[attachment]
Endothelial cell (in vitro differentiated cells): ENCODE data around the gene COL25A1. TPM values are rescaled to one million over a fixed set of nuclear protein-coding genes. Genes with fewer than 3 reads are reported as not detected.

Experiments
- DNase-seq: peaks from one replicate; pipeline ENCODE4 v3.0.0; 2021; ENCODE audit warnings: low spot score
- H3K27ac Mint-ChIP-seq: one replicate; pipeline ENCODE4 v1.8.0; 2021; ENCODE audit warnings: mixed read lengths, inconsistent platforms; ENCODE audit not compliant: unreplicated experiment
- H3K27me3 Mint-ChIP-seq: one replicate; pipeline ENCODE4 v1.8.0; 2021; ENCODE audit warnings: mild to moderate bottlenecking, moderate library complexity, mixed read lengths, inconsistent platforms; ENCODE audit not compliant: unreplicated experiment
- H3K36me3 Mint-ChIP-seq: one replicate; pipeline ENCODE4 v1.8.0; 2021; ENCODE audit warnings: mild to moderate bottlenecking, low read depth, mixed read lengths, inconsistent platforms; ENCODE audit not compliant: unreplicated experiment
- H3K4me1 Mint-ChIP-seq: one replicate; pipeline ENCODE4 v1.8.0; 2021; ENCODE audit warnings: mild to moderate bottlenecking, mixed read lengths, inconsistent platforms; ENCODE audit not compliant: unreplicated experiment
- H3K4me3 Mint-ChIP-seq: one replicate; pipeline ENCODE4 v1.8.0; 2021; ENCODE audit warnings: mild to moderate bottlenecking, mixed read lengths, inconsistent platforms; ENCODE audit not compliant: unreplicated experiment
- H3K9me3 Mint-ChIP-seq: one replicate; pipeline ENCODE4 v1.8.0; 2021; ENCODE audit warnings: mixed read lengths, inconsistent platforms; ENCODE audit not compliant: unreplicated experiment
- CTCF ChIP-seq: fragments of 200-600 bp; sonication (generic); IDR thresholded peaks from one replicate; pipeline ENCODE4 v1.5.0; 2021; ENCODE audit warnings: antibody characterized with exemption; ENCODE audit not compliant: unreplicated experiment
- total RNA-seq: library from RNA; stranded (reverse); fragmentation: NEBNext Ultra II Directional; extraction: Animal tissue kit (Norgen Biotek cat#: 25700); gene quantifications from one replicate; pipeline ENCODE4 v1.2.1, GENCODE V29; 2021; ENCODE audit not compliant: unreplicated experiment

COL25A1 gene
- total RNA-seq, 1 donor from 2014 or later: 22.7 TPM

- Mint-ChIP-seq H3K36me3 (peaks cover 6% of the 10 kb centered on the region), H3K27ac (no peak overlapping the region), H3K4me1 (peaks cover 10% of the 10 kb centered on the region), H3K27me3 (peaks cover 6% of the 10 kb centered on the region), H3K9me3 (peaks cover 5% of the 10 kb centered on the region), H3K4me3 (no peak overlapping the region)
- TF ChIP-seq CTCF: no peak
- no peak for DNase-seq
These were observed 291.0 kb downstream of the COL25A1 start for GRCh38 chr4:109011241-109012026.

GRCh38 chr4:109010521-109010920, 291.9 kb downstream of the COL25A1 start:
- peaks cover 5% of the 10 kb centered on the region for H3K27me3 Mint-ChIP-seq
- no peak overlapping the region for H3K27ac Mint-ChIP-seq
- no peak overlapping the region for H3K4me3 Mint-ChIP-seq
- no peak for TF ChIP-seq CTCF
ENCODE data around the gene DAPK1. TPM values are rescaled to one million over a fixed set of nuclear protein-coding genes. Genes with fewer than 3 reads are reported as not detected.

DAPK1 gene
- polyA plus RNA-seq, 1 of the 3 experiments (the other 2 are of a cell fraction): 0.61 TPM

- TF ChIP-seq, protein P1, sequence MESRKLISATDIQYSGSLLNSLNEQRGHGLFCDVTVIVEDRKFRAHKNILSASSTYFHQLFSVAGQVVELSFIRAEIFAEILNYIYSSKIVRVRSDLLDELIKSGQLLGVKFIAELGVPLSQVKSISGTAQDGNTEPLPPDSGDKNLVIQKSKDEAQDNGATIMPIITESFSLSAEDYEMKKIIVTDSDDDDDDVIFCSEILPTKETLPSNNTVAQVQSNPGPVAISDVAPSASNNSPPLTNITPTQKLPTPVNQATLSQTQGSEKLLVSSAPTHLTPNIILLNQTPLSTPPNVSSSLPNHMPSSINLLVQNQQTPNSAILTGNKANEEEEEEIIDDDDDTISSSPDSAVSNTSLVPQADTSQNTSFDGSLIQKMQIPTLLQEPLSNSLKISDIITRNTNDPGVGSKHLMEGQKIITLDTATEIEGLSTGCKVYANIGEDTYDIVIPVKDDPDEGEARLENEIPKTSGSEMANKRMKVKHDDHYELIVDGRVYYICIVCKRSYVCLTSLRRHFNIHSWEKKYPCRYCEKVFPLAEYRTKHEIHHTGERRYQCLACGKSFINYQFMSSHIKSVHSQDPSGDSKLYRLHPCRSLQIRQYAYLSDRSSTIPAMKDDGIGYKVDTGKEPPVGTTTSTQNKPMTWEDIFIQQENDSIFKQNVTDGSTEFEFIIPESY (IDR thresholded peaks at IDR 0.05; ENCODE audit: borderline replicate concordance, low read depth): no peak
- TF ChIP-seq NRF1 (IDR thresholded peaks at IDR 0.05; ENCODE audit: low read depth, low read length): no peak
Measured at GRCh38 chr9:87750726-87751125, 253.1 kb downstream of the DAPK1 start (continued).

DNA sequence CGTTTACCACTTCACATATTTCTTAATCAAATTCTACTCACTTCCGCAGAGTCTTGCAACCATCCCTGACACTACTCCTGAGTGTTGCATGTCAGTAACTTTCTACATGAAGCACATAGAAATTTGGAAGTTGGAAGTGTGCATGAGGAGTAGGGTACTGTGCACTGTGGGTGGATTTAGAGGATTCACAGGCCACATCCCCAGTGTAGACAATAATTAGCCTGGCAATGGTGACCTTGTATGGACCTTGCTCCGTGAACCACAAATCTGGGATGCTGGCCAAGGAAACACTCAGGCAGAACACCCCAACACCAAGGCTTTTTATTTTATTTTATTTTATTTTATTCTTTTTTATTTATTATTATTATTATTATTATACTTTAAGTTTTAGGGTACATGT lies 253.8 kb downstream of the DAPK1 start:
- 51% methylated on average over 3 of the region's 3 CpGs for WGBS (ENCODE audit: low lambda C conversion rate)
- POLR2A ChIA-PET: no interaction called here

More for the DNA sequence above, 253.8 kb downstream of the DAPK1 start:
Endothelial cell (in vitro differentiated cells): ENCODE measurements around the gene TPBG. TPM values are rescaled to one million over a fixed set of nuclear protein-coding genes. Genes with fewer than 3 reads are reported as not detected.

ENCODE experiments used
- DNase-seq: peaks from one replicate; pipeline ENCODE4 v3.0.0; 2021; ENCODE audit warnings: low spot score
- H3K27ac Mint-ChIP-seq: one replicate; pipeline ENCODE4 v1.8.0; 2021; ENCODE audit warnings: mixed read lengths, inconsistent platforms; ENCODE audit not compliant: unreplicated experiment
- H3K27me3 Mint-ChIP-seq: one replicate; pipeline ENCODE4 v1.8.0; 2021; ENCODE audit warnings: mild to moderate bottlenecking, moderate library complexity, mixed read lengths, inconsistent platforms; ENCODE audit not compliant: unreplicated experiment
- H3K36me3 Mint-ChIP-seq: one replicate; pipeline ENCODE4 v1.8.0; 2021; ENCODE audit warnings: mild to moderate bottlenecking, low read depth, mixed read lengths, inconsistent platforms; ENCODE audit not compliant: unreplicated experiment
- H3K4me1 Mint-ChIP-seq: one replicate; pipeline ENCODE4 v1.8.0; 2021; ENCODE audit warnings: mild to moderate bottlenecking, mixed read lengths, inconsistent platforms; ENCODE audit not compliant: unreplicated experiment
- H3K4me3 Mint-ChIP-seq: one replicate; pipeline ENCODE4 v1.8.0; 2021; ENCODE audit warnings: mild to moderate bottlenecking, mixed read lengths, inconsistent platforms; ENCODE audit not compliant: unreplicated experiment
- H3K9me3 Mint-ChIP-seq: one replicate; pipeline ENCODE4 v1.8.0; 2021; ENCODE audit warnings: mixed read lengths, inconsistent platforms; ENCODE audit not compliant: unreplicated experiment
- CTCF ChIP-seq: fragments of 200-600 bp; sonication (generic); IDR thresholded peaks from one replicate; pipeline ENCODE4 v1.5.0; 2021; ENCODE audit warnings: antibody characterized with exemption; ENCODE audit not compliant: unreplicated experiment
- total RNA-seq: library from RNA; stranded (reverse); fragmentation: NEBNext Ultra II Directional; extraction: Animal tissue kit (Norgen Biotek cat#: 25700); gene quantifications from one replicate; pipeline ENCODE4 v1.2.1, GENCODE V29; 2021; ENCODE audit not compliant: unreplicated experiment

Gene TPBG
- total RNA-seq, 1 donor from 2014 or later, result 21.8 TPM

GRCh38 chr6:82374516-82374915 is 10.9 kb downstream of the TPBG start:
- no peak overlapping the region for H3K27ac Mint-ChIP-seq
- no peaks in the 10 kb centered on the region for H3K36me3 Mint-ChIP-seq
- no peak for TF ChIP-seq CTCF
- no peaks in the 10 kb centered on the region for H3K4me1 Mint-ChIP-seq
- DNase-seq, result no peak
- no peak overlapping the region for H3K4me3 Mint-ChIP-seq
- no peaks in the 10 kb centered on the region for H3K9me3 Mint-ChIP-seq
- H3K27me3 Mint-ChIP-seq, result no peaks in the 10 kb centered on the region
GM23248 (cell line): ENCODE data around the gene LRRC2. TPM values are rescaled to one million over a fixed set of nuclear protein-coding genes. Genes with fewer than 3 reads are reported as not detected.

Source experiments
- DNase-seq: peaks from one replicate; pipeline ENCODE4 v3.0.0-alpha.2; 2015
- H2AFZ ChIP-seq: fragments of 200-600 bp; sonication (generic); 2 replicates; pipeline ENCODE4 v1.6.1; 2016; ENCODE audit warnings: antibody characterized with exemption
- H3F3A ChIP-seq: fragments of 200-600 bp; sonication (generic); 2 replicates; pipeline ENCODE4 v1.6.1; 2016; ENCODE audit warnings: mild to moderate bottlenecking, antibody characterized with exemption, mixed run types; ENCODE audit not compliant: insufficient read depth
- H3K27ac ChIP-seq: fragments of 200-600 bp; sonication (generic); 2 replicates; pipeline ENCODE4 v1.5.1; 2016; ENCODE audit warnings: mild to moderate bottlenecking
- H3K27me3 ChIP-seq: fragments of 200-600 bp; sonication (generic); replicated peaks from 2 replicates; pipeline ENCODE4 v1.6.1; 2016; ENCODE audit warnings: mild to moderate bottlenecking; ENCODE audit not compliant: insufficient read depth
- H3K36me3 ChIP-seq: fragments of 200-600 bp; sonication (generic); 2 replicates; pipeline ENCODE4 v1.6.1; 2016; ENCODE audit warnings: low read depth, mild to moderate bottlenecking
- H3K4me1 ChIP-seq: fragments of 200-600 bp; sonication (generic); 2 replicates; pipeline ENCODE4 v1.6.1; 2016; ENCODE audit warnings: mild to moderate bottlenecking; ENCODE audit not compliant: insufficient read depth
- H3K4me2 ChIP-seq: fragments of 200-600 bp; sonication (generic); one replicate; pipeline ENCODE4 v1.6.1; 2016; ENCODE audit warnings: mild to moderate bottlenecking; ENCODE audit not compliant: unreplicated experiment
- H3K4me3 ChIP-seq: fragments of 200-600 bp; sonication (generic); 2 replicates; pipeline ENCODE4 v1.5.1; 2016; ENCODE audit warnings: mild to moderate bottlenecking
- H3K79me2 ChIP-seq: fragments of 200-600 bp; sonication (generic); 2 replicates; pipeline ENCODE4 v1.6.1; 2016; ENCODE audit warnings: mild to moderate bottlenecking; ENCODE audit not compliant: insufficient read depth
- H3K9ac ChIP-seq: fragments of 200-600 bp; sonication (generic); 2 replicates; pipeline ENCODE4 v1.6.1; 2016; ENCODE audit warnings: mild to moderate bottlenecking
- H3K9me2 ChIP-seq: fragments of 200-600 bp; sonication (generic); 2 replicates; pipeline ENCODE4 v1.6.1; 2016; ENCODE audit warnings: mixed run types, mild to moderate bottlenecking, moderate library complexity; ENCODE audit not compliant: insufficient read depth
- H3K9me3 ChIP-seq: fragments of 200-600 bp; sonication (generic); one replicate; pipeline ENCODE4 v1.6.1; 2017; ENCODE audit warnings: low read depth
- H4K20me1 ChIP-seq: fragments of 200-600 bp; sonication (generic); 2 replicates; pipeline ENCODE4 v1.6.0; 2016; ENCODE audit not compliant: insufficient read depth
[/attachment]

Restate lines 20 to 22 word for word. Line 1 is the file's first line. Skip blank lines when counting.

- no peak overlapping the region for H3K27ac Mint-ChIP-seq
- no peak overlapping the region for H3K4me3 Mint-ChIP-seq
- no peak for TF ChIP-seq CTCF